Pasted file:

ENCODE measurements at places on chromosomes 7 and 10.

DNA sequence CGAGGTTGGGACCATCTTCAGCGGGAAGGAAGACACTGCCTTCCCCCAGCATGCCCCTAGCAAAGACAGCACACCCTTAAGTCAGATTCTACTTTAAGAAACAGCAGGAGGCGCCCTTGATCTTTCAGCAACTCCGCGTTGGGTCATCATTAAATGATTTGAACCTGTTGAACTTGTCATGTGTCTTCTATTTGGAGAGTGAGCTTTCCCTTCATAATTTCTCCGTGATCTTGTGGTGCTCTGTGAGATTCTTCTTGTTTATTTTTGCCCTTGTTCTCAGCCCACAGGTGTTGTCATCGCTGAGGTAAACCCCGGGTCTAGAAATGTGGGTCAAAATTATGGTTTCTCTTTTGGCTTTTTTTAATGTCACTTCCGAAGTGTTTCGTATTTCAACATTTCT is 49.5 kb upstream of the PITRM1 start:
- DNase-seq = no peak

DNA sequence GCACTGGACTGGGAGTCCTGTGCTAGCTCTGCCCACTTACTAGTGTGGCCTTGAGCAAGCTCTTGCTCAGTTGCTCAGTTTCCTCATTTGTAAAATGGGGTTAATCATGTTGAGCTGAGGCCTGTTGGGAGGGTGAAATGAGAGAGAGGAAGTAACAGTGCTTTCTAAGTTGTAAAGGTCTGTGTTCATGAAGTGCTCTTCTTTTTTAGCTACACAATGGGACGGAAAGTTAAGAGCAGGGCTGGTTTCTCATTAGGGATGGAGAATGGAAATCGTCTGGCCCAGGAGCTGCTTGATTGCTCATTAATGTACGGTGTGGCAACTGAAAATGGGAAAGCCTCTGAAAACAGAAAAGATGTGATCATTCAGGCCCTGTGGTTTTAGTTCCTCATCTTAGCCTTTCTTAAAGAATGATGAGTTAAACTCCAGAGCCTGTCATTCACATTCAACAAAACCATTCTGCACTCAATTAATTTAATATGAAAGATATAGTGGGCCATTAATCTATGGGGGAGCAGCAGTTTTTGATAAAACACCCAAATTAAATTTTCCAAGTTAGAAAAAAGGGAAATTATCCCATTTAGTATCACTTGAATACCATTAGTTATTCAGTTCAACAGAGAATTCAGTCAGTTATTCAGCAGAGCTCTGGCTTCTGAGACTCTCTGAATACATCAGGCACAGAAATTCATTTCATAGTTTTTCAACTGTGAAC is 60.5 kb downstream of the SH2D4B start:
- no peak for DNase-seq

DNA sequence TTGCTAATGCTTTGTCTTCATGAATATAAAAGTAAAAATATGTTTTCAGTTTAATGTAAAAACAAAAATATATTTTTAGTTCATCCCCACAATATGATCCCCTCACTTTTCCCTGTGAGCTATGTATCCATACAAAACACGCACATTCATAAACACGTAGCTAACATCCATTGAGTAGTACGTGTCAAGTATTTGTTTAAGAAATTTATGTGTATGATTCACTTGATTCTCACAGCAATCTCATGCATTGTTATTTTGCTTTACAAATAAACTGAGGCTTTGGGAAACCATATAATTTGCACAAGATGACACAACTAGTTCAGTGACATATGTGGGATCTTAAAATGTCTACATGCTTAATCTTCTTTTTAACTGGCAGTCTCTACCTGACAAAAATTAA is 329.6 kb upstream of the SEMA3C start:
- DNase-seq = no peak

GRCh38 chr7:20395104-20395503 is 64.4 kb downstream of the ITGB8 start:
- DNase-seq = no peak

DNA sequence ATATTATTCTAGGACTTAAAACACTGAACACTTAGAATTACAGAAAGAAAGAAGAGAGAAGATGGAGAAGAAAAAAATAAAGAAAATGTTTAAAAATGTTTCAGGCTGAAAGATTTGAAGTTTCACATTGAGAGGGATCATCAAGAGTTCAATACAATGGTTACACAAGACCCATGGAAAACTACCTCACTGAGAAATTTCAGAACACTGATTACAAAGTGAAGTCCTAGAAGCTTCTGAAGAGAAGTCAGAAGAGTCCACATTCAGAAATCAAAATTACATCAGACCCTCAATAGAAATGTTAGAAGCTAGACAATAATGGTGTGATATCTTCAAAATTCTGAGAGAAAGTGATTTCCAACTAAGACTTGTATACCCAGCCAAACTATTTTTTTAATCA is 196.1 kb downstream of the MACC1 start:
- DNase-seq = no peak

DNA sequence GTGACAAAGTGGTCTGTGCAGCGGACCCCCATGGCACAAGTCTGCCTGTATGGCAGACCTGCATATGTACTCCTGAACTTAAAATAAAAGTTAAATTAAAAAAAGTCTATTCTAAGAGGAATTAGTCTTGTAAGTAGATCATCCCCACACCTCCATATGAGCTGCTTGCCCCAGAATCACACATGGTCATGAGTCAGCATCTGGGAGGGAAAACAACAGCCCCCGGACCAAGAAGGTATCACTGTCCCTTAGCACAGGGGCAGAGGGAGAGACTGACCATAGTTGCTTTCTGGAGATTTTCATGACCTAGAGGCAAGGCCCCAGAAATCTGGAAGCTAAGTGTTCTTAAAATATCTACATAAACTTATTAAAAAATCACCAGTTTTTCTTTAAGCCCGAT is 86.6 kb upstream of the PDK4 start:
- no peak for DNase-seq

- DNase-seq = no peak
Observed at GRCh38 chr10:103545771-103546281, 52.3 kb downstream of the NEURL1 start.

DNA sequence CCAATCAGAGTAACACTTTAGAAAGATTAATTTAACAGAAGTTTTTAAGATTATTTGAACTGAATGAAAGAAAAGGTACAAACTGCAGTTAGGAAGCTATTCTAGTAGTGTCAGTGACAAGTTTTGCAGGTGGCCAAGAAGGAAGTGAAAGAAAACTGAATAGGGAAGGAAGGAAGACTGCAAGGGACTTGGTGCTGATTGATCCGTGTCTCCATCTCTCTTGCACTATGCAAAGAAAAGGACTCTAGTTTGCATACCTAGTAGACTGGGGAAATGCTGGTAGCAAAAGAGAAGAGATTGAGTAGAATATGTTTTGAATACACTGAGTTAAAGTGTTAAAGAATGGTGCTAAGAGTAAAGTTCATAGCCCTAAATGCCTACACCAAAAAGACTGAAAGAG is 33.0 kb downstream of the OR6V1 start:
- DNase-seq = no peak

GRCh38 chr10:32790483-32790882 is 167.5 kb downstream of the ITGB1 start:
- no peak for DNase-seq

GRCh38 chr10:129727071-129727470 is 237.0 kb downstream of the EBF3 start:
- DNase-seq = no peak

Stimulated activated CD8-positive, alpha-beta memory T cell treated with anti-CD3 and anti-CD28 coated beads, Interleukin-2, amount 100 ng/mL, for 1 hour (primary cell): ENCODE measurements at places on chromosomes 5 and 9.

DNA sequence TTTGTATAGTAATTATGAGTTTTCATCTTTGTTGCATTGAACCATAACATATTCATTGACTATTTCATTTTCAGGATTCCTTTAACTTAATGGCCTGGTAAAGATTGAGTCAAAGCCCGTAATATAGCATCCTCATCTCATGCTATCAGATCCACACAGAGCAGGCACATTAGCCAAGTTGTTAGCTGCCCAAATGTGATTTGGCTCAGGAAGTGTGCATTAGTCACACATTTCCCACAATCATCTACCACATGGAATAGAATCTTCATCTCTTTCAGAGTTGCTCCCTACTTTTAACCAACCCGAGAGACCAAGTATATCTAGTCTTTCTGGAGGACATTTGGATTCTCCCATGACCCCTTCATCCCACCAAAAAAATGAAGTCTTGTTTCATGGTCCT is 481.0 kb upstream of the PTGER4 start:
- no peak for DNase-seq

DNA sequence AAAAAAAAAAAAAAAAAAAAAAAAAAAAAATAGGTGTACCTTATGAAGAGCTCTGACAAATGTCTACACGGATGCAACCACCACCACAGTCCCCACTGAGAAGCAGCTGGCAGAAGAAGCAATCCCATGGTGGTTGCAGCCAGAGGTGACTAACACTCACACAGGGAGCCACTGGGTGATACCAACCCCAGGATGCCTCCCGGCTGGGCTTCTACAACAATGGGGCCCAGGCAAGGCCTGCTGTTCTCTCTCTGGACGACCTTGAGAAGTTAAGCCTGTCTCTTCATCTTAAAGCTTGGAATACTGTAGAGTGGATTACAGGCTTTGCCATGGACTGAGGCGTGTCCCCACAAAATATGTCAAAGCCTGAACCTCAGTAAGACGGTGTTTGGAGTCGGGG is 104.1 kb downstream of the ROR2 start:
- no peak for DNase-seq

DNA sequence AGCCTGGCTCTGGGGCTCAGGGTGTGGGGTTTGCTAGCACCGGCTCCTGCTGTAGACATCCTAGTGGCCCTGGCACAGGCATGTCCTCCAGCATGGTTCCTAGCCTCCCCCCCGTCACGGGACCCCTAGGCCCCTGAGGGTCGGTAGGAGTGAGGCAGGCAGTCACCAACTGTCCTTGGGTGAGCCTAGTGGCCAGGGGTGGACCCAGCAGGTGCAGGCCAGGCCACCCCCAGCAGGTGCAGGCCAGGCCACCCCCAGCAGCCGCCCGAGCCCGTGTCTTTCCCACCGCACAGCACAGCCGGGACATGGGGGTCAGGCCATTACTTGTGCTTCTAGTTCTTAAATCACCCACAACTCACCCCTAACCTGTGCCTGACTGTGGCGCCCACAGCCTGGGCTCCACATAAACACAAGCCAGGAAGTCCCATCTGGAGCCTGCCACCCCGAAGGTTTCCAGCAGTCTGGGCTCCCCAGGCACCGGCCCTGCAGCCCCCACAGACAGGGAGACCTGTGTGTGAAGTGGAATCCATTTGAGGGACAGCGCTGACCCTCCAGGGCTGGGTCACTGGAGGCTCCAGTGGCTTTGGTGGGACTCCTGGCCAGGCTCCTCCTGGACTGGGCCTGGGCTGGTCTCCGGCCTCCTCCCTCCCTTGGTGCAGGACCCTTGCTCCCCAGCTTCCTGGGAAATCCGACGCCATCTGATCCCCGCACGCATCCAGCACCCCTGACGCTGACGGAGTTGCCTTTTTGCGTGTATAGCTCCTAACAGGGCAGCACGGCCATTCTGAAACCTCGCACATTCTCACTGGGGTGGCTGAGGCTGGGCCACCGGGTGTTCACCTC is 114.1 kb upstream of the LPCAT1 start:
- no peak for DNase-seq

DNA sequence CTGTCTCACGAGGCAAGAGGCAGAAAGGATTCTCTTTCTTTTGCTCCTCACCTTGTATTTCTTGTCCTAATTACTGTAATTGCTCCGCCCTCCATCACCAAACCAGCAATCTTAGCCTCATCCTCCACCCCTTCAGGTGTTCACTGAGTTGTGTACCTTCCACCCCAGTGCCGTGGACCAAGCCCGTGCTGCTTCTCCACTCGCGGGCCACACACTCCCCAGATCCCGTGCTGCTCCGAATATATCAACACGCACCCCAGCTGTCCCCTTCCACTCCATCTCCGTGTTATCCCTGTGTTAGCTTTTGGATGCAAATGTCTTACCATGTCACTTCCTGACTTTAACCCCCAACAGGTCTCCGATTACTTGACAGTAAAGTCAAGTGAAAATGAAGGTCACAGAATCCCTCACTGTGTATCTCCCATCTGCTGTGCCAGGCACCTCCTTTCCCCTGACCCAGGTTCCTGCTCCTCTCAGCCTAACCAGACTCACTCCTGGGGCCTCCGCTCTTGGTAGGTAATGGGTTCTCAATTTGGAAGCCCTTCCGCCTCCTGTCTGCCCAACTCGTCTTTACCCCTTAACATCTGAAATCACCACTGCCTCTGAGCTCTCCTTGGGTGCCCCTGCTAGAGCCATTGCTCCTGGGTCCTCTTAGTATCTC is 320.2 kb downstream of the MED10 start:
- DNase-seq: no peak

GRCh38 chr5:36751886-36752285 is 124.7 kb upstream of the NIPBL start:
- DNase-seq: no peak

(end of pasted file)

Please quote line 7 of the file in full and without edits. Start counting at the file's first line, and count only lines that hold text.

- DNase-seq = no peak